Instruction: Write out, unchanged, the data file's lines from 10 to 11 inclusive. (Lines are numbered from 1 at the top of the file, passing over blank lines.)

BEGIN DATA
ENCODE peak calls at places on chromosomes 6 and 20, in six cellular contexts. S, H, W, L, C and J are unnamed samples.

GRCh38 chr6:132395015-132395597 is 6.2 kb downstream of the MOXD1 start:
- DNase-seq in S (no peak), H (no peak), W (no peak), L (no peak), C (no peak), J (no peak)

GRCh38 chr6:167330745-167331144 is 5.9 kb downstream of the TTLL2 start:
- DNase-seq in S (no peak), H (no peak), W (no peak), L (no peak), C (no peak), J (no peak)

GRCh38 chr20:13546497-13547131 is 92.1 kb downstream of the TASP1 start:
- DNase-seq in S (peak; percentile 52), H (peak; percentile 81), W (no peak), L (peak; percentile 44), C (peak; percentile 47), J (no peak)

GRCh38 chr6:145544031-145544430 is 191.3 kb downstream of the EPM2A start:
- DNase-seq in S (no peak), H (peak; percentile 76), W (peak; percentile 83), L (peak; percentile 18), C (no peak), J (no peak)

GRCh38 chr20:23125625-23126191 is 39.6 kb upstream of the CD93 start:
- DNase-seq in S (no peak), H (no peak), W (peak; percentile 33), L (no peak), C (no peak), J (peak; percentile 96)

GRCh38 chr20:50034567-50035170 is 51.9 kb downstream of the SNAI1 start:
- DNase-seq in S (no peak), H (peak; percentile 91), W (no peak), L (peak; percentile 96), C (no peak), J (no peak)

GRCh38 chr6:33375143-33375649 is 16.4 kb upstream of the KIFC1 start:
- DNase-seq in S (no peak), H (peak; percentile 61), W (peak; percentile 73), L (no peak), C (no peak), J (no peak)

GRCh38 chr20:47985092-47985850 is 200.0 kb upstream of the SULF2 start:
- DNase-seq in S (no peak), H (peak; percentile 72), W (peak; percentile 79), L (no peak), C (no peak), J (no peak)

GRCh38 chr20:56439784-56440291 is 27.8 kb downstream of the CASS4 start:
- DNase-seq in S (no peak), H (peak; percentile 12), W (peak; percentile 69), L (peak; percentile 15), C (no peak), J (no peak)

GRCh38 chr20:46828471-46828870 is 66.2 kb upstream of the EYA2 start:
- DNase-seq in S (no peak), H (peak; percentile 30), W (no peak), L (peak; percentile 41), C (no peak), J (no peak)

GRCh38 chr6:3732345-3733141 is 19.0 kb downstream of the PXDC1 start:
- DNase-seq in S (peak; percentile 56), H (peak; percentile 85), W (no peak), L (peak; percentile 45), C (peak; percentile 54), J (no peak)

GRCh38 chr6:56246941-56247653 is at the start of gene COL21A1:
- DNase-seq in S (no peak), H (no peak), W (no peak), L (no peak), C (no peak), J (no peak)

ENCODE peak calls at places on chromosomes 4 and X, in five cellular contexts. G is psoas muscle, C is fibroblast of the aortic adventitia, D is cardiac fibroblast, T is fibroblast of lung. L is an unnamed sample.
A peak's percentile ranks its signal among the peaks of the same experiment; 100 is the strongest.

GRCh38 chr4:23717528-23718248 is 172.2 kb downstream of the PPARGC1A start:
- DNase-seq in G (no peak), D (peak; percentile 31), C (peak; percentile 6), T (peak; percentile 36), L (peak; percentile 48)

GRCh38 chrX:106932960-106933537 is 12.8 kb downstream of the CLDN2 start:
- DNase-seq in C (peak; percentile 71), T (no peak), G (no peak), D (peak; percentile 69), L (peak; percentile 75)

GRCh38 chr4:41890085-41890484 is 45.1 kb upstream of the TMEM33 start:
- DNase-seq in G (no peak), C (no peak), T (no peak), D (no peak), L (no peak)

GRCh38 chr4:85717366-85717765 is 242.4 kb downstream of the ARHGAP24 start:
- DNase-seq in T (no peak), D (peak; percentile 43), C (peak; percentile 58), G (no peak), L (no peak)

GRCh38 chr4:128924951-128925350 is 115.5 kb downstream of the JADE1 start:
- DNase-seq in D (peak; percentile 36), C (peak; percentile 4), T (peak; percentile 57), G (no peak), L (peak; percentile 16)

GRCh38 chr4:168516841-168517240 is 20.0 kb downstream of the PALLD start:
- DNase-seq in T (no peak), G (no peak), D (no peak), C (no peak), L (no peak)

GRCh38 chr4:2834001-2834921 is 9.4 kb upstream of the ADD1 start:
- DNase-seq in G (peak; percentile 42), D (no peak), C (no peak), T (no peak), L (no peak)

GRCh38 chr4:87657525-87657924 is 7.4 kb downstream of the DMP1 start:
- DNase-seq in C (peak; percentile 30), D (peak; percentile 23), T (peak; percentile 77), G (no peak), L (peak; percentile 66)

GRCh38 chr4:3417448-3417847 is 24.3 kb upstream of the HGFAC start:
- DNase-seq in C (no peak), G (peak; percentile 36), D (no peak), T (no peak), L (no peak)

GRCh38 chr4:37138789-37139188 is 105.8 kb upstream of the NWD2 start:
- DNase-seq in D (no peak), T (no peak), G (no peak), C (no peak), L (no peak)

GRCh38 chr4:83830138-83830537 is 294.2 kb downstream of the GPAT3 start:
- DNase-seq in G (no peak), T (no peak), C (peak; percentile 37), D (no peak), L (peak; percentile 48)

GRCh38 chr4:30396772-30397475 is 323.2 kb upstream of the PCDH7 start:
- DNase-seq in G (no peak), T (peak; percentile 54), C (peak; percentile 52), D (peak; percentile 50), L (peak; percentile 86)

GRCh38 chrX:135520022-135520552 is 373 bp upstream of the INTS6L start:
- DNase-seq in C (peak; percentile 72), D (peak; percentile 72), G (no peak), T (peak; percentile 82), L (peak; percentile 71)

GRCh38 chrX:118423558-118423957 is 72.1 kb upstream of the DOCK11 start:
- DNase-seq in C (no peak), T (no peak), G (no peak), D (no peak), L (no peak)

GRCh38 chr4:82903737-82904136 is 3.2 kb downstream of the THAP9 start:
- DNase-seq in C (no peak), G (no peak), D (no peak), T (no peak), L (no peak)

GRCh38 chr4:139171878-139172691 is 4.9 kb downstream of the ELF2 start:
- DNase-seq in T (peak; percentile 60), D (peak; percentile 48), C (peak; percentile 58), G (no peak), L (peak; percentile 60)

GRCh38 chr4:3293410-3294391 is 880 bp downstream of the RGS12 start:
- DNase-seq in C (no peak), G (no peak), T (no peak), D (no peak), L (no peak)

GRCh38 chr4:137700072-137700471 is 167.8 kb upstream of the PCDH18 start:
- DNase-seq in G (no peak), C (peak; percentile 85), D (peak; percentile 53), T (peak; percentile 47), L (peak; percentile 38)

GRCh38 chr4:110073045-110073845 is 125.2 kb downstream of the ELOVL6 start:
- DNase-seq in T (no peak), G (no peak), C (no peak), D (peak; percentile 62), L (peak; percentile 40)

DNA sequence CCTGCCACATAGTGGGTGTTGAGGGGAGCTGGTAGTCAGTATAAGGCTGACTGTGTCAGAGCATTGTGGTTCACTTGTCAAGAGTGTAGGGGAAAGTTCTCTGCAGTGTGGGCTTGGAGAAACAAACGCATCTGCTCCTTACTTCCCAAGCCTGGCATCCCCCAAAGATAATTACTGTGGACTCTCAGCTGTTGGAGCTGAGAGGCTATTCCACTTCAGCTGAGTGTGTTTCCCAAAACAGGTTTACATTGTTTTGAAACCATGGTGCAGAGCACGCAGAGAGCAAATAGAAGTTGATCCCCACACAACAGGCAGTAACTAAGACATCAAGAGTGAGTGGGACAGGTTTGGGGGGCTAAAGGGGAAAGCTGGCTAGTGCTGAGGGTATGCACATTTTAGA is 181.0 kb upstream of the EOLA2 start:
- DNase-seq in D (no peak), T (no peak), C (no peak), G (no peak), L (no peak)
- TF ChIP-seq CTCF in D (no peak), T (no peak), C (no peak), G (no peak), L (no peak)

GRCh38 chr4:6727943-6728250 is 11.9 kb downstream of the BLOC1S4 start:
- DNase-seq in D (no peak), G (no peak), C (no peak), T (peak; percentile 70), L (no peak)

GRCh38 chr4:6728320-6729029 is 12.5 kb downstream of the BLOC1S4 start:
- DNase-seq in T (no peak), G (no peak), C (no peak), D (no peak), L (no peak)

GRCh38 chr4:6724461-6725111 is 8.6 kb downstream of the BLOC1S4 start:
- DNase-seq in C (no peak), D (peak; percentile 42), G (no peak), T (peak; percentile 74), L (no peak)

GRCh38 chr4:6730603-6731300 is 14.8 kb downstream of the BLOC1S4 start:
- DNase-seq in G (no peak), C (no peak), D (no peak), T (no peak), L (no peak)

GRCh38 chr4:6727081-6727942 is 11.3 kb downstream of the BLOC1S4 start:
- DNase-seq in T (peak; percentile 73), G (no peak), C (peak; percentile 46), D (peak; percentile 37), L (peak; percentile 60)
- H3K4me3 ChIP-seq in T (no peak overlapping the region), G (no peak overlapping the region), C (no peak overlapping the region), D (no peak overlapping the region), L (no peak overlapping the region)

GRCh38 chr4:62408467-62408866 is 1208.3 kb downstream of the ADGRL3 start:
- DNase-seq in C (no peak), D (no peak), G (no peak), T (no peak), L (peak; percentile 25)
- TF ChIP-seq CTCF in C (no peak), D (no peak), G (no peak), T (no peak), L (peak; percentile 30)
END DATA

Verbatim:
GRCh38 chr20:23125625-23126191 is 39.6 kb upstream of the CD93 start:
- DNase-seq in S (no peak), H (no peak), W (peak; percentile 33), L (no peak), C (no peak), J (peak; percentile 96)